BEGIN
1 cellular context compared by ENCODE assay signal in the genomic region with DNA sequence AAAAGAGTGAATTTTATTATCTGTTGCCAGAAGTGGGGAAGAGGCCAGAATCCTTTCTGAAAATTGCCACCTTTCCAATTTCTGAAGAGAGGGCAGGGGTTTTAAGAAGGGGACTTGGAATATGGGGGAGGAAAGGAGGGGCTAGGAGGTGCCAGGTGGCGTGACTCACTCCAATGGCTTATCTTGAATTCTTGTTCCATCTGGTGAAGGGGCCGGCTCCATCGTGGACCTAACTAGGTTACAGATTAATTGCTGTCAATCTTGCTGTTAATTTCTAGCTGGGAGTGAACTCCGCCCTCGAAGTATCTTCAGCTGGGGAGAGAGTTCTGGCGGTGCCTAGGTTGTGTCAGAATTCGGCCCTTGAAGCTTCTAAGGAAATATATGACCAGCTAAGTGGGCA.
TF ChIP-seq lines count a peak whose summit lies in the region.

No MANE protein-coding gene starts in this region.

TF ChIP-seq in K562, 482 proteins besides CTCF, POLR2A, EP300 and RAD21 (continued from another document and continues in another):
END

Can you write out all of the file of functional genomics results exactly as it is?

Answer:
1 cellular context compared by ENCODE assay signal in the genomic region with DNA sequence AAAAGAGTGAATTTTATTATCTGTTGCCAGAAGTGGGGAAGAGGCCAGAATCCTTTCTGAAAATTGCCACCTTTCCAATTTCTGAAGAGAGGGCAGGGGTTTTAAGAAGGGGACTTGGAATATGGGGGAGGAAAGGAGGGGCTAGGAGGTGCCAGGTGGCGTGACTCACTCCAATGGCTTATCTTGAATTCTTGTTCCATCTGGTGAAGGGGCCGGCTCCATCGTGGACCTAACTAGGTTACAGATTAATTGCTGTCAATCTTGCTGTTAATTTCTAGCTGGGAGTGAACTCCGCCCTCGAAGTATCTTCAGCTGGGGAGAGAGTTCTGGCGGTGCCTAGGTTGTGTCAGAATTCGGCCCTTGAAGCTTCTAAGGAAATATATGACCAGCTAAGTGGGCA.
TF ChIP-seq lines count a peak whose summit lies in the region.

No MANE protein-coding gene starts in this region.

TF ChIP-seq in K562, 482 proteins besides CTCF, POLR2A, EP300 and RAD21 (continued from another document and continues in another):